Anchor’s trade paperbacks were larger and more durable than mass-market paperbacks and were an instant hit with high schools and colleges. Their attractive covers, illustrated by fine artists such as Edward Gorey, immediately distinguished them from the grittier pulp paperbacks, and they appealed to a more “intellectual” market. As a result, they found a nice middle ground in price. Epstein’s paperbacks had small print runs of about 20,000 and sold for 65 cents to $1.25 when mass-market paperbacks were still going for 25 to 50 cents. Trade paperbacks also opened doors to bookstores. Within 10 years, 85 percent of bookstores carried the handsome volumes.

In 1960, revenues from paperbacks of all shapes and sizes finally surpassed those from hardcover sales…

Click here for the full article.

I also looked at a 200-page, highly-annotated .pdf copy of a 2007 sociological research paper (thesis) Where Did All These Books Come From? The Publishing Industry and American Intellectual Life by Maro N. Asadoorian.

In 1953, Anchor Books was founded, and many consider this the true starting point for trade paperback publishing (Bonn 1995, 267)… “[I]it was during this time [the 1950s] that paperbacks began to sell in very large quantities, eroding somewhat the big sales of hardbound novels” (Hackett 1975, 116). Though the paperback industry faced some challenges during the late 1940s and early 1950s regarding overproduction and clogged distribution channels (Bonn 1995, 265), the industry grew in both size and power as the Age of Acquisitions drew near. In 1957, Publishers Weekly started a separate bestsellers list or paperbacks, and later separated mass market from trade paperbacks (Hackett 1975, 121). In 1968, “trade paperbacks became a feature of the Model Bookshop” at ABA conventions (Grannis 1975, 96) and throughout the 1970s and 1980s paperback houses published more and more original titles (Bonn 1995, 267). As we will see, this growth in paperback publishing was a huge turning point in the direction and attitude of the industry as a whole. As early as the end of World War II it was clear that “most people understood that a large part of the future lay in paperbacks” (Tebbel 1987, 408).  [pp. 87-88]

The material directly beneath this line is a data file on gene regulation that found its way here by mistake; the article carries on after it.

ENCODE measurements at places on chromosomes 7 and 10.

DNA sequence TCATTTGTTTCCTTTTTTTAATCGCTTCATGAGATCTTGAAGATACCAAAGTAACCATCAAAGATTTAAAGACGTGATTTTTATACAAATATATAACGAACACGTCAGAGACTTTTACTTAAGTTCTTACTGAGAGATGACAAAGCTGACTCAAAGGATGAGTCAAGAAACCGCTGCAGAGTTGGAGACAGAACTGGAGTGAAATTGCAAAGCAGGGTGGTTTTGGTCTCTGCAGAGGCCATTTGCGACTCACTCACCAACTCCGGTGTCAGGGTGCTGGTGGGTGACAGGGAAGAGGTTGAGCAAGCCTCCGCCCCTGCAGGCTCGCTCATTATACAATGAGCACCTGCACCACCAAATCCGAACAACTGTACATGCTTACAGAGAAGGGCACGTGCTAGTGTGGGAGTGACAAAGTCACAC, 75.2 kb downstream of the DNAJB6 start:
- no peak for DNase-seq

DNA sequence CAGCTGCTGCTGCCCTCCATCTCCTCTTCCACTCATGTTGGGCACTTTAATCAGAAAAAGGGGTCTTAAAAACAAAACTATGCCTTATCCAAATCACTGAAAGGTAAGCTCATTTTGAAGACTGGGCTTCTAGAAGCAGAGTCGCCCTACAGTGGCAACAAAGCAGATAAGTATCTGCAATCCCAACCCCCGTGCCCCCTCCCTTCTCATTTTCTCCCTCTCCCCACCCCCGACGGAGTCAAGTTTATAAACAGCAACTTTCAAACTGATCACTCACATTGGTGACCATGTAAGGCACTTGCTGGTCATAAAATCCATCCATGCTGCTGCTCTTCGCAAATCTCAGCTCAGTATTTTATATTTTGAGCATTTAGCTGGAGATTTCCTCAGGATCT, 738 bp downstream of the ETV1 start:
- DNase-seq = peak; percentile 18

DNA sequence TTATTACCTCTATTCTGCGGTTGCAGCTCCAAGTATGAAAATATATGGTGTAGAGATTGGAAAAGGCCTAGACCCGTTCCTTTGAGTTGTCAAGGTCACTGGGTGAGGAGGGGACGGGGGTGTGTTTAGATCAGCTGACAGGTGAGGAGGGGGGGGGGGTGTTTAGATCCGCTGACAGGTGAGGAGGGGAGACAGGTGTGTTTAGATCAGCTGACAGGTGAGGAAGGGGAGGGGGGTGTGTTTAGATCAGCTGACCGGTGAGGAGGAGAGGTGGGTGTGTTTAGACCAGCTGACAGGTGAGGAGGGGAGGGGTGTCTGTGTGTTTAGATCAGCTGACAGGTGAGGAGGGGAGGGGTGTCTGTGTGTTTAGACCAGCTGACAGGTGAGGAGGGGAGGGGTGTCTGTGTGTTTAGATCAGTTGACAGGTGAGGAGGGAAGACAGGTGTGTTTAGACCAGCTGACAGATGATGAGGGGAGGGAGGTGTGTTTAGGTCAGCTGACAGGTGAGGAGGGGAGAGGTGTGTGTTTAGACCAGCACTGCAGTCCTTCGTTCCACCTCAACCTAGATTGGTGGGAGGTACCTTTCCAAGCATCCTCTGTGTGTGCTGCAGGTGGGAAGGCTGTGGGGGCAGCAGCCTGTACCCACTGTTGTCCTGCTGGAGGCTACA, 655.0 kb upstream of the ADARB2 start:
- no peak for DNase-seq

So who were the winners and who were losers?

The trade paperback impacted hardcover sales — and related author royalties and bookstore margins — but the increased volume meant many more books were being sold. Mass market (pocket) books were great if large volumes could be assured, but the trade paperback offered a safe middle ground for both original works and reprints.

I suspect that then, as now, certain categories responded to the changes differently. Even today we see a much higher percentage of hardcover cookbooks than we find with hardcover young adult fiction.

One thing is certain in publishing: It’s never a unchanging landscape. As with the music business, technology is always the sidebar to every story; almost always the reason for every sweeping trend.

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HarperCollins Timeline Integrates Its Christian Publishing Divisions’ Histories

In 1817, James and John Harper open the modest printing establishment of J. & J. Harper, Printers, in New York City; which means this is an anniversary year. A BIG anniversary year!

To celebrate, the company has created a special website 200.hc.com which is divided into five sections. Of special interest to readers here is the Timeline page, which includes histories of divisions added through mergers and acquisitions, such as Thomas Nelson and Zondervan. As you’ll see however, Thomas Nelson goes back a long time too, with a history that’s not so shabby. And Zondervan isn’t exactly a new kid on the block.

Title page from the Collins King James Bible, circa 1839.